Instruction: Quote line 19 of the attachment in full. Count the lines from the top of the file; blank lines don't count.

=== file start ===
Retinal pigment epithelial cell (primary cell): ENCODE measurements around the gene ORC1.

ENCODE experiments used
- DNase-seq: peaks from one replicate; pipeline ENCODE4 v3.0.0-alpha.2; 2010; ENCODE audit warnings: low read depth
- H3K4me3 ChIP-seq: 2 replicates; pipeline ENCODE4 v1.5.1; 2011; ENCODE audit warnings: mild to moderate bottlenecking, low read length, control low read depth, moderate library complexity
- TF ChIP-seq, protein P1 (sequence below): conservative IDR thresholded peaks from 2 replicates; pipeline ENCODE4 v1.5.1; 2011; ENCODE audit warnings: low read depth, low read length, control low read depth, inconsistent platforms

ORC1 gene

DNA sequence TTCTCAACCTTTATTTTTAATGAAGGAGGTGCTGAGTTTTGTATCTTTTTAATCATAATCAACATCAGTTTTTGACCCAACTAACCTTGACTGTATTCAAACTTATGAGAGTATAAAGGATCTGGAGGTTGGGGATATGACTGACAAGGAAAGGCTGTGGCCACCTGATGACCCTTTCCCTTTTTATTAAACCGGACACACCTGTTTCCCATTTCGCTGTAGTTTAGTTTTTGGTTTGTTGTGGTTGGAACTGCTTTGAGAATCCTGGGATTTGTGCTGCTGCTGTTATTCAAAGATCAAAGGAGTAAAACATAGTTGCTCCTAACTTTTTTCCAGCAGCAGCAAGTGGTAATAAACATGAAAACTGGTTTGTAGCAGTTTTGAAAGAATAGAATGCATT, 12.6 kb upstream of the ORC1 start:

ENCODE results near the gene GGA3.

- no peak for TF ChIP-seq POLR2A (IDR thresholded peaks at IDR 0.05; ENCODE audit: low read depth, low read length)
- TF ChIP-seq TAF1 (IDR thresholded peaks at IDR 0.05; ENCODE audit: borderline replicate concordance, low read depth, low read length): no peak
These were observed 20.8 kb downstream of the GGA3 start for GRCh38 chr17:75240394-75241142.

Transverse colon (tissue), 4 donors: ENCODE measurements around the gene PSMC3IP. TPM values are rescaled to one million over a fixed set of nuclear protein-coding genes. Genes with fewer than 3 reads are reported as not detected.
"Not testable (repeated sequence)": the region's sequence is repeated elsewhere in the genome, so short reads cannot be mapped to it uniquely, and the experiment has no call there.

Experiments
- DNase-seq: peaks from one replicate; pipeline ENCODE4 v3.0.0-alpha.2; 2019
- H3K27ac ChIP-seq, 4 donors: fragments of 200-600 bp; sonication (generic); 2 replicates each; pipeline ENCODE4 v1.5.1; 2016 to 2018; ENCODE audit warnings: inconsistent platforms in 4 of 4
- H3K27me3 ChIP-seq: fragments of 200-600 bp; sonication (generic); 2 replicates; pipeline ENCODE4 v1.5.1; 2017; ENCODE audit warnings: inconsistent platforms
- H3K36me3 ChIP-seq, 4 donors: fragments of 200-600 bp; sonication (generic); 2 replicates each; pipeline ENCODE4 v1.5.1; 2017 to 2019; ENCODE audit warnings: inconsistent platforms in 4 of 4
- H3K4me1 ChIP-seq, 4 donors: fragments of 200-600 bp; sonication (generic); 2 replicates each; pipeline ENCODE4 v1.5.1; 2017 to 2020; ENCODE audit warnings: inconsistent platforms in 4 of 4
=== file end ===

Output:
- H3K4me1 ChIP-seq, 4 donors: fragments of 200-600 bp; sonication (generic); 2 replicates each; pipeline ENCODE4 v1.5.1; 2017 to 2020; ENCODE audit warnings: inconsistent platforms in 4 of 4